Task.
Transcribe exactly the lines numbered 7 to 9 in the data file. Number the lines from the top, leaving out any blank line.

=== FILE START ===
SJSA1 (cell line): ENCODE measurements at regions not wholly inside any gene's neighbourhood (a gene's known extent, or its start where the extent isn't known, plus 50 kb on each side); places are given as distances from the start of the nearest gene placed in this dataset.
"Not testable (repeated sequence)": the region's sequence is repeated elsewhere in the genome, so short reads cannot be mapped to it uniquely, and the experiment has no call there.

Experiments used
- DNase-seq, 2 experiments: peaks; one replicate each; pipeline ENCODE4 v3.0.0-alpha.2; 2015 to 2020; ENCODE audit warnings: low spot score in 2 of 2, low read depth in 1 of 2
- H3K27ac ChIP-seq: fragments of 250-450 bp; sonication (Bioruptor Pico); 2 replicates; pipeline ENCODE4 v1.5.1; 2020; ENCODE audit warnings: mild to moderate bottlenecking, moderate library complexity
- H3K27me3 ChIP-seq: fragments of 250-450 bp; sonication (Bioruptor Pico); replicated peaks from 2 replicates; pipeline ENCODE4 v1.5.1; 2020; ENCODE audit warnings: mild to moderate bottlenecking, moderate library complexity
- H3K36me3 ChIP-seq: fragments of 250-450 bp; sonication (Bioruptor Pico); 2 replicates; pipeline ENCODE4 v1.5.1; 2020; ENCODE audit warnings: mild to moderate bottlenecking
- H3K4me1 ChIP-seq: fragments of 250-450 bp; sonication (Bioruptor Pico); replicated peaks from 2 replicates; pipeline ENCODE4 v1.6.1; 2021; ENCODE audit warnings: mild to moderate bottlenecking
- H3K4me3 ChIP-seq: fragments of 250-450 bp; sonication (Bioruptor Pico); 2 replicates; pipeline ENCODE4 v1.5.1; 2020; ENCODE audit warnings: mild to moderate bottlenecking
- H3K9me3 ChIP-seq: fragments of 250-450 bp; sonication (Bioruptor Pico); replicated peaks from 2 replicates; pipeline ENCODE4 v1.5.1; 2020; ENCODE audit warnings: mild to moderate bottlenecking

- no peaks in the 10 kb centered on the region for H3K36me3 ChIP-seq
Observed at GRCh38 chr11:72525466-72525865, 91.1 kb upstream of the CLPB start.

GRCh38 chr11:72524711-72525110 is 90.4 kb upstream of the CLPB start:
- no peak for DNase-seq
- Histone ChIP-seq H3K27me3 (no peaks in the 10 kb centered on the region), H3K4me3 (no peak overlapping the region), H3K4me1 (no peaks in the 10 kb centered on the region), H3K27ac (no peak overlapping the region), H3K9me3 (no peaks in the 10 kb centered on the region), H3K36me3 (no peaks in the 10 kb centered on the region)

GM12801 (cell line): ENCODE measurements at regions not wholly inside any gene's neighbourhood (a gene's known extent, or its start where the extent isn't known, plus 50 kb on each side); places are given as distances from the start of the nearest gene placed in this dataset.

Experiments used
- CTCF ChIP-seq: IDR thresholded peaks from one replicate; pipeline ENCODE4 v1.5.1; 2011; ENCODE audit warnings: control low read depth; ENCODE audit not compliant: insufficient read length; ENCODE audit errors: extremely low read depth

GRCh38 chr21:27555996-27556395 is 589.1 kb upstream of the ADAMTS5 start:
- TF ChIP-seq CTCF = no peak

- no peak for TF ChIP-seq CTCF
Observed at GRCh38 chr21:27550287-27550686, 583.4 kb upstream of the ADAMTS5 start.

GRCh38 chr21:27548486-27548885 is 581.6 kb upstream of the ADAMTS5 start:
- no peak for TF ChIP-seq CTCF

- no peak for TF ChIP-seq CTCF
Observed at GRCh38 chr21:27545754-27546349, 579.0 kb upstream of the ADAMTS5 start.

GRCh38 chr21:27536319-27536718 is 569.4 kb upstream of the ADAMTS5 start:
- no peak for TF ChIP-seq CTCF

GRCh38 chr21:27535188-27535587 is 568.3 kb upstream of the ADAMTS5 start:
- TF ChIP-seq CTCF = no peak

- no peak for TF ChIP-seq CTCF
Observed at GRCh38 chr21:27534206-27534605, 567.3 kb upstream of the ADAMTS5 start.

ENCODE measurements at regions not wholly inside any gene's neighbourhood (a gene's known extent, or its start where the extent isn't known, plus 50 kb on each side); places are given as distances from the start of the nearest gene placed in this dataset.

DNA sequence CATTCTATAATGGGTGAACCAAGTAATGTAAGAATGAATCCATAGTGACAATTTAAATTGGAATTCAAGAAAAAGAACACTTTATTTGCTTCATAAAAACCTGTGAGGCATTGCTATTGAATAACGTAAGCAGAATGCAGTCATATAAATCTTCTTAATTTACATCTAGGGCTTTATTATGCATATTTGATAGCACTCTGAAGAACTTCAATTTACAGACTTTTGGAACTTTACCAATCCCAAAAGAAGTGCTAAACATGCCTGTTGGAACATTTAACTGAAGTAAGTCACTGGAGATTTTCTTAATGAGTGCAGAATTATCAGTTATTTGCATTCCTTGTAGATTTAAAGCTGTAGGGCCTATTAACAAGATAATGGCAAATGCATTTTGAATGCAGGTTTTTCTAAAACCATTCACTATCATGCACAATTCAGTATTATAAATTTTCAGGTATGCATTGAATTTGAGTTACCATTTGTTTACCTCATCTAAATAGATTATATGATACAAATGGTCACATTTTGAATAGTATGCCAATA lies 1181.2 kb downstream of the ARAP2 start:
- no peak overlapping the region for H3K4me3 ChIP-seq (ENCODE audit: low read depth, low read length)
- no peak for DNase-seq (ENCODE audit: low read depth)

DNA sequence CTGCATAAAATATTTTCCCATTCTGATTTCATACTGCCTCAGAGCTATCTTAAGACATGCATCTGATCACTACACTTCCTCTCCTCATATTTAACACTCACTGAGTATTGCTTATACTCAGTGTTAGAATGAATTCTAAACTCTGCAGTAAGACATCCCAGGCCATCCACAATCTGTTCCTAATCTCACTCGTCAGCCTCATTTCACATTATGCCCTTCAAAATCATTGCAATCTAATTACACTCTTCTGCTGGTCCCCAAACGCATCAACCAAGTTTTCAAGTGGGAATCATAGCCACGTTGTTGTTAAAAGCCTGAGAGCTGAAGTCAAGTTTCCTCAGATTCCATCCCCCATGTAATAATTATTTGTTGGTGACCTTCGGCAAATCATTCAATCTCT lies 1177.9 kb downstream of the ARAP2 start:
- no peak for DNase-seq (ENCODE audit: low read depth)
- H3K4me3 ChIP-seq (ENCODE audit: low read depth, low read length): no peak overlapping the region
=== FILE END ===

- H3K36me3 ChIP-seq: fragments of 250-450 bp; sonication (Bioruptor Pico); 2 replicates; pipeline ENCODE4 v1.5.1; 2020; ENCODE audit warnings: mild to moderate bottlenecking
- H3K4me1 ChIP-seq: fragments of 250-450 bp; sonication (Bioruptor Pico); replicated peaks from 2 replicates; pipeline ENCODE4 v1.6.1; 2021; ENCODE audit warnings: mild to moderate bottlenecking
- H3K4me3 ChIP-seq: fragments of 250-450 bp; sonication (Bioruptor Pico); 2 replicates; pipeline ENCODE4 v1.5.1; 2020; ENCODE audit warnings: mild to moderate bottlenecking